India and Southeast Asia’s Climate Tech Sector Projected to Hit US$350 Billion by 2030: Report

As the landmark COP28 (28th United Nations Climate Change Conference) kicks off this week, the development of climate tech to bring the region closer to the 2015 Paris Agreement targets is in the spotlight.

Golden Gate Ventures, a venture capital (VC) fund in Southeast Asia (SEA) founded by Silicon Valley natives, and Venture East, one of India’s longest-standing VC firms, have co-authored “The Essence of Climate Tech for India and Southeast Asia” report.

The report dives deep into how economics, stakeholders, government policies, and business models have aligned in recent years, culminating in a rare inflection point that will see key verticals in the climate tech sector grow dramatically along the sustainability road to 2030.

In 2022, over US$70 billion was pumped into climate tech investments, nearly double 2021’s record total. SEA and India net a humble 7%, but this is set to change dramatically in the next 5 years.

“We are witnessing an unprecedented moment in the history of climate tech. Every single government in SEA and India is doubling down on market-making policy shifts for the first time; key technologies like sustainability accounting, vertical farming, energy efficiency, and electric mobility will reach mainstream adoption in the next five years, and one-fifth of the world’s largest corporations with commitments to net-zero emissions are making impactful changes to their operations. We are on the threshold of a climate tech boom in SEA and India,” said Michael Lints, Partner at Golden Gate Ventures. 

“This report gives investors and the startup community the ‘what’ and the ‘why’ of climate tech. From policies to players to the right climate tech propositions, this is literally a blueprint to succeed in the climate tech boom,” said Rishika Madan, Investment Analyst at Venture East.

Cracking the Code for Sustainability Accounting

Across SEA and India, the strong regulatory momentum that started in 2019 has taken hold. Tougher requirements on sustainability accounting affect close to 5000 major corporations, creating huge opportunities for developing tools for measurement and reporting. Water, waste, and carbon accounting are complex, data-driven areas where there is a strong demand for more efficient technologies and services to enable corporations to measure more accurately and frequently.

The policy changes and gradual shifting to a uniform carbon trading system in SEA and India have started a positive chain reaction across the carbon market ecosystem. The total global carbon market is slightly over US$3 billion today and is estimated to grow to a whopping US$33 billion by 2030. Globally, offset demand today is US$1 billion and will grow to US$25 billion by 2030, with India and SEA accounting for US$10 billion.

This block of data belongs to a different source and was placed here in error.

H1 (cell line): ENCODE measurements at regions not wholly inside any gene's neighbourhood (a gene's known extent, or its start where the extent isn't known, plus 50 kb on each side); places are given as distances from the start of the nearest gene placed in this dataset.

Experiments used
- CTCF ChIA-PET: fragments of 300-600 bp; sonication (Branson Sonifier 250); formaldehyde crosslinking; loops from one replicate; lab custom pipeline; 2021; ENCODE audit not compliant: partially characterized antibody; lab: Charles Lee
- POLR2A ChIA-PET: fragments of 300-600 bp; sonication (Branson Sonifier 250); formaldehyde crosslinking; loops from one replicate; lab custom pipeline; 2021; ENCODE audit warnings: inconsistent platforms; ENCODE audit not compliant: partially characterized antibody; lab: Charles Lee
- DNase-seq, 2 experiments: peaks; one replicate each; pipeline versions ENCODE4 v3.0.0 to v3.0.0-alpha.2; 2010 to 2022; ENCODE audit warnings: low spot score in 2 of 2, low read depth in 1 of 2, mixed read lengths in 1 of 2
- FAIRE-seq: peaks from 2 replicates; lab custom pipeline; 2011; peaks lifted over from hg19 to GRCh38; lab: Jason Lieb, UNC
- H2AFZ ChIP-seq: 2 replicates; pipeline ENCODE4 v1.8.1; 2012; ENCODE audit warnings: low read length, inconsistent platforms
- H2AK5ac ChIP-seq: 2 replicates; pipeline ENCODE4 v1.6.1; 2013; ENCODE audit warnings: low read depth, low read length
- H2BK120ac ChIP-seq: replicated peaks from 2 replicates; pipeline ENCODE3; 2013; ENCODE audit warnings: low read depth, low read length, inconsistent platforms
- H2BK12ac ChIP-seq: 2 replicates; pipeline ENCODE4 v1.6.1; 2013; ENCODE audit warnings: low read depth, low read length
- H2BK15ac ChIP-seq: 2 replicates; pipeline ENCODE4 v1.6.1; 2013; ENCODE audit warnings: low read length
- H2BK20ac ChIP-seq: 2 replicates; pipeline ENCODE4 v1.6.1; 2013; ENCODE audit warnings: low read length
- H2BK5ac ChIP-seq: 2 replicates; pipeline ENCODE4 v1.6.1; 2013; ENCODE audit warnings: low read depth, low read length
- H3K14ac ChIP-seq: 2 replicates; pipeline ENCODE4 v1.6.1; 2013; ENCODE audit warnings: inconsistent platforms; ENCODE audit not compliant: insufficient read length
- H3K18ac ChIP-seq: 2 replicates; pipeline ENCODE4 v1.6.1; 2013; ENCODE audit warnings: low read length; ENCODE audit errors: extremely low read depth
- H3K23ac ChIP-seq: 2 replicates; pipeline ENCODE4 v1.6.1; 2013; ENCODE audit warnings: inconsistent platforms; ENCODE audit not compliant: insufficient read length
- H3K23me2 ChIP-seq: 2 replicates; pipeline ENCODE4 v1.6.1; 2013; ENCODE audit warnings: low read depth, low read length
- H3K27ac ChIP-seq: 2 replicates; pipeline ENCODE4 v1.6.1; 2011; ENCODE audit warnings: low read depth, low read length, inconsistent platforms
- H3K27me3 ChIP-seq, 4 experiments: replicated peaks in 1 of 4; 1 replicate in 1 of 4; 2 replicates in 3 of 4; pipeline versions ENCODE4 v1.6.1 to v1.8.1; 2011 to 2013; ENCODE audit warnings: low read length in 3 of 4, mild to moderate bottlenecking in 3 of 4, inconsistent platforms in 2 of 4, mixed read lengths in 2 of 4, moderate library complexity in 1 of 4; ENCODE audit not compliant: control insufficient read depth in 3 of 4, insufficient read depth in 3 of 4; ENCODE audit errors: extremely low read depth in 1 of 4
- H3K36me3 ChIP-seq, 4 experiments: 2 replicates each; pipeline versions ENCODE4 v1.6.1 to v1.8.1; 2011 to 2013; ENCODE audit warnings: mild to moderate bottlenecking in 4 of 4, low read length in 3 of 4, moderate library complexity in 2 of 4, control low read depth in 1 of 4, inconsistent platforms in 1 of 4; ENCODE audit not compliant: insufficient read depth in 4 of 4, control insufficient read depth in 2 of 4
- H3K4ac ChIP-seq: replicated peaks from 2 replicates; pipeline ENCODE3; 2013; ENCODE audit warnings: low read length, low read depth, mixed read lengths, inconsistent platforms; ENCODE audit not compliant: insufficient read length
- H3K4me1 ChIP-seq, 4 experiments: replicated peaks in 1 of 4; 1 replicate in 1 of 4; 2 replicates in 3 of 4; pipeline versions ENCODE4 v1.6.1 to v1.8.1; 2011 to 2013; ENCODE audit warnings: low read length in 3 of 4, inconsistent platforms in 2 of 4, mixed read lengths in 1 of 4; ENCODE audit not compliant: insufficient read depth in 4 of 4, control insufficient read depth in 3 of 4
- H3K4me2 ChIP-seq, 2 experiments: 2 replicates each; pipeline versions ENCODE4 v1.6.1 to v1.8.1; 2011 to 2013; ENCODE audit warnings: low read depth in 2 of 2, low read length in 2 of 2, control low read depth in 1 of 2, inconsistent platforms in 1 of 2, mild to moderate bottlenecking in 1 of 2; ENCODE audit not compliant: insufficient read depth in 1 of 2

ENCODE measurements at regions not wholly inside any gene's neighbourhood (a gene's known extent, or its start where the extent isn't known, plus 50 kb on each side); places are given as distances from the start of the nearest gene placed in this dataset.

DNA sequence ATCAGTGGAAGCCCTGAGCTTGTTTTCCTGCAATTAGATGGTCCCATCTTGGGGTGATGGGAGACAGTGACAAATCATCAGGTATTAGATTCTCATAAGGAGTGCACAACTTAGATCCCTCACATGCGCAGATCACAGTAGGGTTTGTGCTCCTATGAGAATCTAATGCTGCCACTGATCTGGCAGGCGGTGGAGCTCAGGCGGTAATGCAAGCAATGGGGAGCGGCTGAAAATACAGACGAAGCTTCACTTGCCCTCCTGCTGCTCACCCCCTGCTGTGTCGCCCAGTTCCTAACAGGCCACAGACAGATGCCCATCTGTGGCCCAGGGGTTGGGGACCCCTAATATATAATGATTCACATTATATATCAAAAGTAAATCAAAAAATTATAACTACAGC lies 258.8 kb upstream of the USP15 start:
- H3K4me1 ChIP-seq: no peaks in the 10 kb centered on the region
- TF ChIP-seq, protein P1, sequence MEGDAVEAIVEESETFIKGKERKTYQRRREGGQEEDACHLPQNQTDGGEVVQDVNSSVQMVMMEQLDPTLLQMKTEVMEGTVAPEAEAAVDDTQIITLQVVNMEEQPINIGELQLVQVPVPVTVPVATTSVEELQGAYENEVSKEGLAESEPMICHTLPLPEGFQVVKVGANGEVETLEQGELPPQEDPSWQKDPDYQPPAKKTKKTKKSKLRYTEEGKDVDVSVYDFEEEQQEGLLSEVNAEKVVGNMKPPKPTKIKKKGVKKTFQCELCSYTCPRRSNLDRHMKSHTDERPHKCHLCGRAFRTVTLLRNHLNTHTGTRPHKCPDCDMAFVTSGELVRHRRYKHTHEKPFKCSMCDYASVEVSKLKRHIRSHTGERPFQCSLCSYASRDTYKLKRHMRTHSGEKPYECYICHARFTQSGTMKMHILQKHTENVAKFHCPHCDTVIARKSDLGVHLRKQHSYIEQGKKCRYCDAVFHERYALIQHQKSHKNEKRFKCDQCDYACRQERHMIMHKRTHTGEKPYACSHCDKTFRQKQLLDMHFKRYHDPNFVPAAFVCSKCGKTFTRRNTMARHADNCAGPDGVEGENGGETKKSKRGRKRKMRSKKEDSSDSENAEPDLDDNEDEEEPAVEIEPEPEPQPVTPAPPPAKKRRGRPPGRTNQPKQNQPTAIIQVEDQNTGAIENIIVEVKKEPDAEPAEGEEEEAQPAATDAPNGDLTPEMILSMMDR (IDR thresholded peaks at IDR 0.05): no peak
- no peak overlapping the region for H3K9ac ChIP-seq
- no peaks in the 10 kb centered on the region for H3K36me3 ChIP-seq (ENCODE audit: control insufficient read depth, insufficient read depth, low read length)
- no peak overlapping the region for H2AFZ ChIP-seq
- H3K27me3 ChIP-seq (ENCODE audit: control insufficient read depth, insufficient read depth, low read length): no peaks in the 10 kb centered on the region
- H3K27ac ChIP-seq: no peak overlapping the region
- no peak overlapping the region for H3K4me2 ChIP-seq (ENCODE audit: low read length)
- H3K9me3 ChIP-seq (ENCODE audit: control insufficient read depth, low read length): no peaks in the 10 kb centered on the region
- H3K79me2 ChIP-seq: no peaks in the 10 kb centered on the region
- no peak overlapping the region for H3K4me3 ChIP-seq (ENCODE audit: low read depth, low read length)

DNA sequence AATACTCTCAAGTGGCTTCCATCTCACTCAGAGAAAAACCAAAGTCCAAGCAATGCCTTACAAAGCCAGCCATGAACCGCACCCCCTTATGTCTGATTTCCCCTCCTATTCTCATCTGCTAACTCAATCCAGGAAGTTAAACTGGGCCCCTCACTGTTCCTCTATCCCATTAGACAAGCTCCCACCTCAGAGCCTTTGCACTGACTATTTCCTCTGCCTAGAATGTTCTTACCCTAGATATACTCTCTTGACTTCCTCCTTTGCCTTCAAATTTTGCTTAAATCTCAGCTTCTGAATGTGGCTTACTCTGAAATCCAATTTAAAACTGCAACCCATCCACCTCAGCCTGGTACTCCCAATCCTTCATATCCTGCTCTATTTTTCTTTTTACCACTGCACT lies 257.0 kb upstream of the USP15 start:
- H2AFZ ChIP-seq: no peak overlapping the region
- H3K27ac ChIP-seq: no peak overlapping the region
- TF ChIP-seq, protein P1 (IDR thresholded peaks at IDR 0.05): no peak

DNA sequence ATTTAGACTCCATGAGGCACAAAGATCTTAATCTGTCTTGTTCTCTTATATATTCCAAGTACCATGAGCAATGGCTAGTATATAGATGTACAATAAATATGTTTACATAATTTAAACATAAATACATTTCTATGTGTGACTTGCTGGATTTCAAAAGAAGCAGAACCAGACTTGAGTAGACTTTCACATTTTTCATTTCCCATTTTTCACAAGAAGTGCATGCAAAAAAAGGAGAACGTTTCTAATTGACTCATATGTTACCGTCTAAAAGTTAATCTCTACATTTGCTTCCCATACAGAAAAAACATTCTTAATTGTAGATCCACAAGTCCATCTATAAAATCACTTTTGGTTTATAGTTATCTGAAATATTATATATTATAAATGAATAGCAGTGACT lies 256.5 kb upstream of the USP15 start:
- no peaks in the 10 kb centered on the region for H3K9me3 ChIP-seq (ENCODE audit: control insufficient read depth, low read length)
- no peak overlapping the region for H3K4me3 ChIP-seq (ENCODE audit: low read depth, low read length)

New Opportunities in Electric Mobility and Battery Technology

Regulators across India and SEA are rolling out a range of both demand and supply-side incentives and increasing charging infrastructure with a clear goal of not only increasing adoption but also making electric mobility mainstream.

The electric vehicle market is disrupting the traditional automotive market, creating a more level playing field for new market entrants when it comes to the entire electric vehicle value chain – from parts production to battery technology.

The report dives deep into the regulatory environment in each market in SEA and India, and the consumption patterns, bringing into focus immediate growth opportunities, including the development of the two-wheeler and light commercial vehicle categories. 

The demand for battery technology is rising in tandem with the growing electric vehicle market, with some bright spots for India and SEA.

Global metal reserves are primarily concentrated in specific regions with India claiming the limelight as the second-largest aluminium producer in the world; Indonesia emerging as the world’s largest producer of nickel and the second-largest producer of cobalt; and the Philippines contributing a growing proportion of the global cobalt supply.

With governments across SEA and India offering incentives to boost battery production and recycling, apart from materials mining, opportunities are emerging in the region for battery management software, materials extraction in batter recycling, and second-life applications.

Inefficiencies in SEA’s Agriculture Industry are Creating New Opportunities 

The climate discussion has put new pressures on agritech to be more efficient and for food security to increase in sophistication at speed – creating new areas for growth in the region.

Agriculture contributes approximately 10% of the GDP in SEA but employs over 20% of the population; agri-related emissions in the region have grown by a whopping 140% in the last 50 years.

The inefficiencies that are rife across the agriculture value chain in SEA are creating new opportunities in improving agricultural inputs to farmers, more environmentally efficient B2B market linkages for produce, and farm advisory services to adapt and even pre-empt climate change impact on output and resources.

Agricultural inputs, outputs, and farm advisory services are estimated to be a US$50 billion underserved market in SEA alone based on 2022 estimations. Policy tailwinds driving market access, improvements in agricultural productivity, and adoption of more sophisticated technology will further propel SEA’s agritech sector.

“The underlying theme across the report is that the climate tech discussion has created a demand for greater sophistication in sustainability accounting, electric mobility, and agritech – the green gold of India and Southeast Asia for the next decade,” said Michael Lints.